The West Coast kept things interesting this Election Day without causing too much drama for re-elected President Barack Obama.
He carried every state in the Pacific time zone, plus his birth state of Hawaii, while GOP presidential hopeful Mitt Romney secured the support of those in former Republican vice presidential nominee Sarah Palin’s stomping grounds, Alaska.
The real action was at the Congressional level, contests that showed one longstanding lawmaker the door, carved out room for seven entirely new seats, paved the way for 13 newcomers (including one political neophyte) and managed to log a few demographic firsts.
Rep. Pete Stark, the 20-term incumbent and dean of the California Democratic House delegation, was forcibly retired by Dublin City Councilman Eric Swalwell (D). The challenger advanced to the general election courtesy of California’s new “jungle” primary system, in which the top two finishers advance regardless of political party. Swalwell claimed 53 percent of the vote to knock off Stark, who in 2010 breezed back into office with 72 percent in the 15th district.
Down in the 30th district, Rep. Brad Sherman edged out fellow Democratic Rep. Howard Berman in one of the most volatile intraparty tussles of this cycle. Both candidates enjoyed solid support — 65 percent and 70 percent, respectively — in their 2010 bids, but they were foisted upon each other this time around because of redistricting.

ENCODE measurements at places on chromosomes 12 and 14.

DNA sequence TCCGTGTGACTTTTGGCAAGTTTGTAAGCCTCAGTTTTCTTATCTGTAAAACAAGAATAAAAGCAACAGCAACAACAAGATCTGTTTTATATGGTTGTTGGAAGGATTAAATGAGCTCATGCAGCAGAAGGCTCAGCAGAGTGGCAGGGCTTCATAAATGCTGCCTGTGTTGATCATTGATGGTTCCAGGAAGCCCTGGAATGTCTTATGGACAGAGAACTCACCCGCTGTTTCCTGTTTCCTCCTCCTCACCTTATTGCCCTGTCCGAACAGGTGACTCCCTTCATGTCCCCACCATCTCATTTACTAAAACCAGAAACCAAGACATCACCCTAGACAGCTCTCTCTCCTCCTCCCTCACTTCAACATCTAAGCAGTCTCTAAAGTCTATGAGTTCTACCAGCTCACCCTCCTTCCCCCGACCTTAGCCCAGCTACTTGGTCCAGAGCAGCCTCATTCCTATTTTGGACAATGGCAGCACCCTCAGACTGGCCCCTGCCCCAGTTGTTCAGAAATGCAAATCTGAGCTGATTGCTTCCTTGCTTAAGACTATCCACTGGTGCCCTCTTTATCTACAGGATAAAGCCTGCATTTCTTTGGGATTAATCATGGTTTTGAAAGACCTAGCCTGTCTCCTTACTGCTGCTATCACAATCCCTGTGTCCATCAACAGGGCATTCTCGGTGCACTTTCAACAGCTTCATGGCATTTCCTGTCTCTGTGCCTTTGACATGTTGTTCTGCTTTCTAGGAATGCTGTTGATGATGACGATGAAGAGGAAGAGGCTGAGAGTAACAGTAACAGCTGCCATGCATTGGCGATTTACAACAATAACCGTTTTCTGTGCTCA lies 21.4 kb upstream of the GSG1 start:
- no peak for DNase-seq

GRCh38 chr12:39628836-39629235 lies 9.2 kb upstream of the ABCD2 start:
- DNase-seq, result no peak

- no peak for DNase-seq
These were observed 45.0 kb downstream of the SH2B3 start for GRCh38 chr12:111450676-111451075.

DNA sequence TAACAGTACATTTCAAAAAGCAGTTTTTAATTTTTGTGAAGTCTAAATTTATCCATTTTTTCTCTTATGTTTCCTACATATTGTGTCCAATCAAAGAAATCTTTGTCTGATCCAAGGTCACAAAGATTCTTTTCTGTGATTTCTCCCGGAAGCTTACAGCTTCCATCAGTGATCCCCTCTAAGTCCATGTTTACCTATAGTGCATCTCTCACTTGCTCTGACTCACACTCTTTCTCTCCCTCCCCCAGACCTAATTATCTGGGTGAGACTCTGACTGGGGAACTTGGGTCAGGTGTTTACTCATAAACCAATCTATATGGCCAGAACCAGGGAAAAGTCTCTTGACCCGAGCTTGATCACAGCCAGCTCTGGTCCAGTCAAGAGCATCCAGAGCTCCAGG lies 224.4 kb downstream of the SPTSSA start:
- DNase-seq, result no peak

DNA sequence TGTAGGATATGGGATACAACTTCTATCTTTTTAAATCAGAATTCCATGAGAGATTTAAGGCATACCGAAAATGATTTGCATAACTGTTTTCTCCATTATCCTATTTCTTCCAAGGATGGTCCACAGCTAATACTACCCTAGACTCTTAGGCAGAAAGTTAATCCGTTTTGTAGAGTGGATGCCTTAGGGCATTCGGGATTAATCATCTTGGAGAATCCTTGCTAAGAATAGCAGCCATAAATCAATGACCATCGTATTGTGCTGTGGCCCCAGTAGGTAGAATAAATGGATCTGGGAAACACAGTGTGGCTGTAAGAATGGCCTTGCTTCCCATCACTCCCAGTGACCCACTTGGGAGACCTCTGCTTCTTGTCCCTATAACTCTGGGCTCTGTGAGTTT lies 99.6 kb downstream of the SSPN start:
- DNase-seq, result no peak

The remainder of the Golden State’s freshman class runs the gamut from conservative Republican Rep.-elect Doug LaMalfa (1st district), determined to dismantle Obama’s signature health care overhaul, to an openly gay Japanese-American Democratic Rep.-elect Mark Takano (41st district). Takano and Wisconsin Sen.-elect Tammy Baldwin (D) will join Rep. Jared Polis (D-Colo.) as the second and third openly gay members of the 113th Congress.
Republican David Valadao (21st district) moves from the California Assembly to the House, mapping out plans to put the brakes on funding for high-speed rail projects in his home state once he gets to D.C. Democrat Tony Cardenas (29th district) is expected to be strong advocate for immigration reform, placing himself in the camp of those who would like to create a path to citizenship for children brought to this country by illegal immigrants.
Democrat Alan Lowenthal (47th district) garnered 55 percent of the vote against GOP challenger Gary DeLong, clearing the way for Lowenthal to pursue the “green-collar jobs” and broader education initiatives he wants to cultivate in and around Los Angeles. Democrat Juan Vargas (51st district) handily defeated two-time Republican runner-up Michael Crimmins, walking away with roughly 70 percent of the vote for the seat vacated by fellow Democrat Bob Filner. A seasoned legislator, Vargas studied alongside Obama at Harvard Law School.
Terri Henderson, 6, center, whose mother is El Salvador, attends a rally with members of Congress at Union Station's Columbus Circle to announce the Restore Opportunity, Strengthen, and Improve the Economy (ROSIE) Act on July 29, 2014. The legislation provides incentives for government contractors to pay a living wage and other benefits that would help low-income workers.